Teens from long-standing lesbian couples had better psychological well-being compared to "continuously coupled"—that is, similarly stable—men and women, a new study reports. The adolescents had fewer behavioral issues and higher self-esteem, according to research that was commissioned by the Williams Institute (a think tank at UCLA's School of Law).
The study was sure to note that the teens in both groups were similar in most aspects, but the "few differences found on psychological well-being favored the adolescents in lesbian two-mother families."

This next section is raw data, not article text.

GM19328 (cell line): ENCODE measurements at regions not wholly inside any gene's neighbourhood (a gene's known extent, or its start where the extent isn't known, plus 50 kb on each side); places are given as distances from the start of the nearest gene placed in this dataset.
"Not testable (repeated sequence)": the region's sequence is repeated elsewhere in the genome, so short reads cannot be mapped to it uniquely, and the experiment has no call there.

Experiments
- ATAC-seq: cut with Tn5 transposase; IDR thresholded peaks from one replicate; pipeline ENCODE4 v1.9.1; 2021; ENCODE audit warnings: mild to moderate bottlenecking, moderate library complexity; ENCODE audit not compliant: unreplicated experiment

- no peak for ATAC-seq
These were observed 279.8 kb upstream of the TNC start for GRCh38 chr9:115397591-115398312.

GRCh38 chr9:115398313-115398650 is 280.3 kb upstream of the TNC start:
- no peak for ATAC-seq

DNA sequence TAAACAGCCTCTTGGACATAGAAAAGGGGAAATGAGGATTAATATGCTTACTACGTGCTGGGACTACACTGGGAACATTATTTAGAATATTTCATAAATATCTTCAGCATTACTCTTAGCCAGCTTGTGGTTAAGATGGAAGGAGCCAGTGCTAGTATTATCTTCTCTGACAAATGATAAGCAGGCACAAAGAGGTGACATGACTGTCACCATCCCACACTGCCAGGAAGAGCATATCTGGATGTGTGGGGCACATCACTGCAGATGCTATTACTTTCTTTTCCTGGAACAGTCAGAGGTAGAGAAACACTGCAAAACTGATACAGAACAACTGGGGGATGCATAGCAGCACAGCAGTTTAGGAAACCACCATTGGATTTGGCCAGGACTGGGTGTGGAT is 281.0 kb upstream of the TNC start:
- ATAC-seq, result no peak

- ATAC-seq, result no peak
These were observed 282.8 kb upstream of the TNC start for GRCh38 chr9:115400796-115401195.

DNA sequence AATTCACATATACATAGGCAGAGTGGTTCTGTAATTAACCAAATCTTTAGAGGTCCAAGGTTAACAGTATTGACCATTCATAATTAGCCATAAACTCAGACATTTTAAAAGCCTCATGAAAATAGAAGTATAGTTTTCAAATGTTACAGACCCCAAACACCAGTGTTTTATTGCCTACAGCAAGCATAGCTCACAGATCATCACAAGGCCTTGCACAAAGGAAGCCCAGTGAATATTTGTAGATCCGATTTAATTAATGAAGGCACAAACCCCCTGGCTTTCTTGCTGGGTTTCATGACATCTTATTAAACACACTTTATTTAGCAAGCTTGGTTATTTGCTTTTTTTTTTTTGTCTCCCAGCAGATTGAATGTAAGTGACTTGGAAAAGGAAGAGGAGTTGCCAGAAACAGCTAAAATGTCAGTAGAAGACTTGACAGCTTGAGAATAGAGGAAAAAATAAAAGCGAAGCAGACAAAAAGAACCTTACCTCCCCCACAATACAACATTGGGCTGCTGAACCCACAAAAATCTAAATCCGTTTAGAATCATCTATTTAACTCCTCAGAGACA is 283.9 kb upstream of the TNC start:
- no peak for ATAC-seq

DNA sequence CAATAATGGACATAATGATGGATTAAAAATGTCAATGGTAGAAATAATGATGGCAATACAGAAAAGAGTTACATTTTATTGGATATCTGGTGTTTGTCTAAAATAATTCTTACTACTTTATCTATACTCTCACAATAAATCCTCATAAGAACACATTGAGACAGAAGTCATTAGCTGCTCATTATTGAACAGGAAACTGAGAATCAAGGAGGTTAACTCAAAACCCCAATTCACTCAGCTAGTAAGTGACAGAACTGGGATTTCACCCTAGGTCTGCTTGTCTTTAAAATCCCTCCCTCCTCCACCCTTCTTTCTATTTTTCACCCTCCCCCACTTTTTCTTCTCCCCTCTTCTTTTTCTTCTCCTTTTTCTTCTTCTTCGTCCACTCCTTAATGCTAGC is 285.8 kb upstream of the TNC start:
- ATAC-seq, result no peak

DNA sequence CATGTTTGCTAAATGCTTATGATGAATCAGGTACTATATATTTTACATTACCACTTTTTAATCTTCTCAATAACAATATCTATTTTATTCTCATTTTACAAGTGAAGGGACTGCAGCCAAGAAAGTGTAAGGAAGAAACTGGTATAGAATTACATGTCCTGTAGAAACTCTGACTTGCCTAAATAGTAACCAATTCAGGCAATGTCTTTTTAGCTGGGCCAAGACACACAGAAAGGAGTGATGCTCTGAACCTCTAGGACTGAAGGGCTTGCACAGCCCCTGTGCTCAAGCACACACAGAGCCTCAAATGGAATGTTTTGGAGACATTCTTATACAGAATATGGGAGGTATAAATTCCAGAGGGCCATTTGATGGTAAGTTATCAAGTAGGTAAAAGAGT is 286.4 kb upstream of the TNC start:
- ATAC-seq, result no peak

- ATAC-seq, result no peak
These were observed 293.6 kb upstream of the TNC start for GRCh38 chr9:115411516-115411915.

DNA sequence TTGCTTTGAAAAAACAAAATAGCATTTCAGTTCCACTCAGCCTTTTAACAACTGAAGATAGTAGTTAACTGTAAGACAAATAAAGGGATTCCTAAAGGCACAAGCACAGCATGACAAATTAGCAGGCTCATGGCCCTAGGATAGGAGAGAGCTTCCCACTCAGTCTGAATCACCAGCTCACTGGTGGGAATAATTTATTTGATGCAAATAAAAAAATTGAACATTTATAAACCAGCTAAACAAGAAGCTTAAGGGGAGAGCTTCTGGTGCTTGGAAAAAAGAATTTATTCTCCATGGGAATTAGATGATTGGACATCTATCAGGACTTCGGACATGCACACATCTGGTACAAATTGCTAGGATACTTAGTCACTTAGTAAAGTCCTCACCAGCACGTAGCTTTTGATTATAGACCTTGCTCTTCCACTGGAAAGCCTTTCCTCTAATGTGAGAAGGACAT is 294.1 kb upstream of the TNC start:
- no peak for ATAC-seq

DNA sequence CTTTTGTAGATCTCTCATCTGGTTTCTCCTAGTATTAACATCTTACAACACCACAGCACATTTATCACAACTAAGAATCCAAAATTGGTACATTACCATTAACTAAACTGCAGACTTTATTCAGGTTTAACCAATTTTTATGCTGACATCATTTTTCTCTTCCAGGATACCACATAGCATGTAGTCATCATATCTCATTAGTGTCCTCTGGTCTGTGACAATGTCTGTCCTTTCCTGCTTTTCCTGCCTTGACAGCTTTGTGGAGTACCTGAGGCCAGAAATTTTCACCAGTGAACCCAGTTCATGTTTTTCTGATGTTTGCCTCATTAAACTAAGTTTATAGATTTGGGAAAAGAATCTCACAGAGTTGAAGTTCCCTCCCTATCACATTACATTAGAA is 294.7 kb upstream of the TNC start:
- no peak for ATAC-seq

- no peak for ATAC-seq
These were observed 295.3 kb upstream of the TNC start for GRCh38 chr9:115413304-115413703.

Researchers also noted that the study definitely had its limitations, and that future studies might look for input from people close to the teens, rather than solely relying on self-reporting.
A co-author of the study says, "Child and adolescent outcomes have more to do with the quality of parenting than the sexual orientation of the parents." The study was published in the Journal of Child and Family Studies.